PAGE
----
Five years after the signing of a peace agreement that officially ended the Second Sudanese Civil War, tensions persist in Abyei. Violent clashes and increasingly strained relations between the area's two major ethnic groups, the Missiriya and the Dinka, have underscored the extreme fragility of the peace. Although the July 2009 ruling of the International Court of Arbitration on the Abyei boundaries was welcomed by both the Government of Sudan and the Sudan People's Liberation Movement (SPLM), which leads the Government of Southern Sudan, the situation on the ground required serious peace building efforts at the local level between the two major tribes to clear misconceptions and avoid further inter-tribal conflict.
Recognizing the extreme importance of peace talks at this crucial juncture, UNDP - in partnership with the UN Mission in Sudan and the Abyei Area Administration - has brought together the political leaders from Misseriya and Dinka Ngok in the oil-rich Abyei region for the first time in the conflict's history to meet and discuss issues pertaining to border security, arms control, migration and peaceful coexistence. The leaders each represent one of the two tribes.
"Peaceful coexistence is not a matter of choice but is a prerequisite for the continued existence of the two communities because the Missiriya and the Dinka will always remain neighbors irrespective of the 2011 referendum results," said Amir Kwol Arop Kwol, Paramount Chief of the Dinka Ngok tribe, referring to the scheduled referenda on the future of Southern Sudan, and on whether the people of Abyei will choose to be part of the North or the South.
The dialogues brought together over 2,000 participants from the two tribes, including women and youth, in order to discuss in an open and transparent manner ongoing tensions over issues including a disputed line of demarcation, , reconciliation, Sudan's arms policies and security concerns during migration seasons. The session focused especially on building bridges of trust between the two communities, and it quickly cleared up a number of misunderstandings and a general sense of mistrust that has clouded relations between the two groups.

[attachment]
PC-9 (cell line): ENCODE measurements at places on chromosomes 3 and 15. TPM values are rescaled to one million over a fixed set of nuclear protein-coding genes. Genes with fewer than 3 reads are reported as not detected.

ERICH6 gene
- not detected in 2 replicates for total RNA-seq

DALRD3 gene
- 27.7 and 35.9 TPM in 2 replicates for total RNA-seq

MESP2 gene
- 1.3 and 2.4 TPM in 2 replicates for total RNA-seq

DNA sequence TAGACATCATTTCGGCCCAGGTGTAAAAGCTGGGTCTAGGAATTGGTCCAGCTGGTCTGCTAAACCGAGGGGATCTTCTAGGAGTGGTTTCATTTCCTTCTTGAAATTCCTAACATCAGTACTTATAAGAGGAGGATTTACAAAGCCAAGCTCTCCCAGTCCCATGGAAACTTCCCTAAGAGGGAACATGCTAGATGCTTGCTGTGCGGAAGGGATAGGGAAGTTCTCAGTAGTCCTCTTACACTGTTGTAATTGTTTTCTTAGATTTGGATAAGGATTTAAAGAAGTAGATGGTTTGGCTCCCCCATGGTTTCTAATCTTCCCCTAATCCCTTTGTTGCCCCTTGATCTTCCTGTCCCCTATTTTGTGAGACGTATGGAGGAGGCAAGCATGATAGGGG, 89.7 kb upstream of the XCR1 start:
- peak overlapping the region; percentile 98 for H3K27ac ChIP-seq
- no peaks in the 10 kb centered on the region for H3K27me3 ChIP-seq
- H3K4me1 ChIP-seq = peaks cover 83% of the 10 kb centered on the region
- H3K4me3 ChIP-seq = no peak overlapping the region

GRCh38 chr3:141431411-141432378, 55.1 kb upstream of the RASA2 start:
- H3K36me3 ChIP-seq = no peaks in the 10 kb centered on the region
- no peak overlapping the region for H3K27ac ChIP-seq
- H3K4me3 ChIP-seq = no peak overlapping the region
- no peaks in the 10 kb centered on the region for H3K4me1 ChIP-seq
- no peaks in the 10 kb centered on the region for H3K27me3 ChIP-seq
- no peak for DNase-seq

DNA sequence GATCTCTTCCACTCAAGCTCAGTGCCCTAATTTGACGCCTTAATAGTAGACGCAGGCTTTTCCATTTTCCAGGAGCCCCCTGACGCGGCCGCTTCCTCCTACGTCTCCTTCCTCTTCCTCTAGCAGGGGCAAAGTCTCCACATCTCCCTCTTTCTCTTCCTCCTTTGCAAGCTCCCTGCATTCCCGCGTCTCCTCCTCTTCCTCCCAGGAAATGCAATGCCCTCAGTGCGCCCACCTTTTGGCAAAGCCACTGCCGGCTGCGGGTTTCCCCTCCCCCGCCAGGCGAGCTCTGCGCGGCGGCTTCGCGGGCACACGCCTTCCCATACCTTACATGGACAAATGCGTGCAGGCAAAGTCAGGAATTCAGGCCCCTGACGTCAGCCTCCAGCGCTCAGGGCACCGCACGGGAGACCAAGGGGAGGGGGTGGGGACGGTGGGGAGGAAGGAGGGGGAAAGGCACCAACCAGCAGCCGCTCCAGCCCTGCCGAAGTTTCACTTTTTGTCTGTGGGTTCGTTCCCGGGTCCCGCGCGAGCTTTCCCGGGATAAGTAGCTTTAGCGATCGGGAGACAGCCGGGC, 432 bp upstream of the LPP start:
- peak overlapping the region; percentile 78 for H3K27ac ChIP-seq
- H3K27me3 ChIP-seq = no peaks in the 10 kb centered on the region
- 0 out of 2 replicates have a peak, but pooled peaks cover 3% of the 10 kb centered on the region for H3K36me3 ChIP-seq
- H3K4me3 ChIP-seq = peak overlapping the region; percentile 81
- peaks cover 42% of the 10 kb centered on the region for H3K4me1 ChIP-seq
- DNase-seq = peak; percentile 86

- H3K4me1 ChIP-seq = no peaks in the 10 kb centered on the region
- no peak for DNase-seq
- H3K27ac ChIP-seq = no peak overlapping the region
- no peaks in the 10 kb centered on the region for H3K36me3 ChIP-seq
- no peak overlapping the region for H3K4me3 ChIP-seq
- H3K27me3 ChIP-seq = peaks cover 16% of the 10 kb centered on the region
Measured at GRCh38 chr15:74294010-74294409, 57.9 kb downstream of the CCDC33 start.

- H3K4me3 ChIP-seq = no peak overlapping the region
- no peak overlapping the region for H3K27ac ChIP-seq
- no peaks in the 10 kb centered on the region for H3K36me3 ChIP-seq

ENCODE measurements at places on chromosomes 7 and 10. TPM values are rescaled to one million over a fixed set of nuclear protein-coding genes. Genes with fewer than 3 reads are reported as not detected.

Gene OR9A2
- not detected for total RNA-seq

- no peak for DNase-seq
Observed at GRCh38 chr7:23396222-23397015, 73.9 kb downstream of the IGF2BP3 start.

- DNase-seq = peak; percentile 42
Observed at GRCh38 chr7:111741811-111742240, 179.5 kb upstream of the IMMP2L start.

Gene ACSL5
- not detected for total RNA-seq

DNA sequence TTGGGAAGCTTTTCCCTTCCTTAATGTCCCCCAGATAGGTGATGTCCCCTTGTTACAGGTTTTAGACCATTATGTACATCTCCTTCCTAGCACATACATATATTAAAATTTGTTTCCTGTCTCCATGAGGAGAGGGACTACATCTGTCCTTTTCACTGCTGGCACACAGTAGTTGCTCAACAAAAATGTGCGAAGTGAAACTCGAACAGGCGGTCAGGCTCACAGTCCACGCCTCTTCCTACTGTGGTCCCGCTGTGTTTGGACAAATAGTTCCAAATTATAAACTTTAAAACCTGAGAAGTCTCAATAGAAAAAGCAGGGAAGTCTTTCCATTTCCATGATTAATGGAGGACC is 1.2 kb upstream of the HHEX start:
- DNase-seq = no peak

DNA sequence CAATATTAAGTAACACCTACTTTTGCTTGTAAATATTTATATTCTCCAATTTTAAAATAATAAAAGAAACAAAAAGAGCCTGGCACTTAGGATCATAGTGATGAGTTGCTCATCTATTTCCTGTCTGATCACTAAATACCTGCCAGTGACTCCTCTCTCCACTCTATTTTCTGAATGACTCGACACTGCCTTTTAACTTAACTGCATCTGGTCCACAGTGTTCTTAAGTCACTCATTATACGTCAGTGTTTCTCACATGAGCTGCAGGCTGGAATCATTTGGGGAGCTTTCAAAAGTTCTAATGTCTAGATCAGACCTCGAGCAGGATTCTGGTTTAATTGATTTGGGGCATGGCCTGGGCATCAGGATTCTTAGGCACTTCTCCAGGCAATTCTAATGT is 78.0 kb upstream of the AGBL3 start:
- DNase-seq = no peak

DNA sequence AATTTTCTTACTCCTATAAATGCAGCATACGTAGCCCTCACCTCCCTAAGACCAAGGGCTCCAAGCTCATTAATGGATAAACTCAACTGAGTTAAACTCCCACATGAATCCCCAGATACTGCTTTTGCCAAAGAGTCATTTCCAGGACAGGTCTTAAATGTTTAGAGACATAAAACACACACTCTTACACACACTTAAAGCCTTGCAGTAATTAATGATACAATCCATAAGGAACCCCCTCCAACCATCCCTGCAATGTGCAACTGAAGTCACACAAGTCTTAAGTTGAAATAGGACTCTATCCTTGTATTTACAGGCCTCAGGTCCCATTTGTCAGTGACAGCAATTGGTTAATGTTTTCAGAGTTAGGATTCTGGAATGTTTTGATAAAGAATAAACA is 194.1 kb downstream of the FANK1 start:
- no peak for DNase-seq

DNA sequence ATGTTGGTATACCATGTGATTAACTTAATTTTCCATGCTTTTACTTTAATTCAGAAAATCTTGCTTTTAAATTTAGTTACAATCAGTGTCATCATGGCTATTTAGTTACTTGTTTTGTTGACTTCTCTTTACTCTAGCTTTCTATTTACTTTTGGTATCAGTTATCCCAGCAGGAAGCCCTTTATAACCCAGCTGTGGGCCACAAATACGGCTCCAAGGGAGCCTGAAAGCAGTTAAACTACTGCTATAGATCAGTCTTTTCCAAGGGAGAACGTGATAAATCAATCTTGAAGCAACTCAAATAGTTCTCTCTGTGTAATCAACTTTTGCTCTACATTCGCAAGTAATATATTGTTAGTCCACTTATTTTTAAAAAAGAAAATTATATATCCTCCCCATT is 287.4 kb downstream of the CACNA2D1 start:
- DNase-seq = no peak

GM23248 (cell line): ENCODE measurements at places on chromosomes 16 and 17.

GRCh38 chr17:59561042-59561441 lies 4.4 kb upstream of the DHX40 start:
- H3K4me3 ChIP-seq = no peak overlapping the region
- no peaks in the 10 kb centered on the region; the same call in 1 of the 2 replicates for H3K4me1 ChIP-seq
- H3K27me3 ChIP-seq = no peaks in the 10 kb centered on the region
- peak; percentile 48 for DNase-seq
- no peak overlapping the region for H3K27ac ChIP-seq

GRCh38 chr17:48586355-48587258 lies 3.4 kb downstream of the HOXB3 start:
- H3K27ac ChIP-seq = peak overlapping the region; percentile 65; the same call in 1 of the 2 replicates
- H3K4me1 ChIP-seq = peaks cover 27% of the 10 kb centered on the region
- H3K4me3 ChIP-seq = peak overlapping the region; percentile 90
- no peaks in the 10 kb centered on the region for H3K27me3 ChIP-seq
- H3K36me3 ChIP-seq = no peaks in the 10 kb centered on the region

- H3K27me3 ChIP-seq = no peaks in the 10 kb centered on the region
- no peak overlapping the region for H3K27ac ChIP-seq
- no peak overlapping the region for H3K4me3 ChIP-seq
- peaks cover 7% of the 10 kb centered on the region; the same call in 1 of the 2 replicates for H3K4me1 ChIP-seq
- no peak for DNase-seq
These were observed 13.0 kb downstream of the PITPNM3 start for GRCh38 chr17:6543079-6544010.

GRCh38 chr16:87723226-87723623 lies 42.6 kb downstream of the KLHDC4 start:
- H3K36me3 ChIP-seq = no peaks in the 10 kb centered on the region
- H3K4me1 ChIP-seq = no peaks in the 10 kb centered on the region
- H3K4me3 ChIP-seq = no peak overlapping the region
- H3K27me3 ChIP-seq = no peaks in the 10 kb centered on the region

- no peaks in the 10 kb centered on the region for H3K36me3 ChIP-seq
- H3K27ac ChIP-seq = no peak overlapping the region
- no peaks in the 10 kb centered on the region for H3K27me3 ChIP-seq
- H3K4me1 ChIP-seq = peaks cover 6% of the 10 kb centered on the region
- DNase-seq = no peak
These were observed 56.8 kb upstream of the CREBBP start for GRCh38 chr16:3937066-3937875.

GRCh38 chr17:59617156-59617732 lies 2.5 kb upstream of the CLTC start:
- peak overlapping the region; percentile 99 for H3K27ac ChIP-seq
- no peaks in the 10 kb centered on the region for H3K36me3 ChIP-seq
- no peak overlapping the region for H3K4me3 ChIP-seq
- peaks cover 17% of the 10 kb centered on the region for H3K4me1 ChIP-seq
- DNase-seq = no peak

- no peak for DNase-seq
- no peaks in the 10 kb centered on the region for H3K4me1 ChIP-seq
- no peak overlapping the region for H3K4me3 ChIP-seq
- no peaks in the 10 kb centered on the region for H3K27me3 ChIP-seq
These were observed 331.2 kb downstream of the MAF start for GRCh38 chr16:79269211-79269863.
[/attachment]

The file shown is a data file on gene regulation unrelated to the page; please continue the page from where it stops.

One of these misconceptions included a rumored wall that many Missiriya believed that the Dinka intended to build, a barrier that would prevent them from herding their cattle between pastures and water.
"We will rather die than allow that to happen" said a representative of the Missiriya tribe at the start of the reconciliation meeting. The dialogue cleared up any misunderstanding, explaining that the ruling stipulates administrative boundaries and not the setting up of physical barriers.
"I really appreciate the initiative," said Arop Ayuel Wuol, a Dinka village elder from the village of Rumamir. "In the past, efforts at conflict resolution and peaceful coexistence have often failed because peace building efforts were concentrated at the leadership's levels of both communities. Most times, the resolutions agreed upon by both parties did not filter down to the communities."
Perhaps most importantly, for the first time in the history of the peace building and reconciliation activities in the area, women took an active part in the discussions and were able to provide feedback on the direct effects of the conflict on the lives of women. Indeed, UNDP believes that only through the support to community reconciliation dialogues in Sudan that bring together women groups, youth and traditional leaders will the region be able to ensure its hard-won peace.
"Women bear the heaviest burden during conflict situations," said Nyancuk Truk, a woman representative of the Dinka tribe in the village of Rumamir. "We not only lose our sons and husbands in the fighting but we also lose our dignity. Hence, we are calling upon our fellow Missiriya women to join us in our efforts to sustain peace in the area."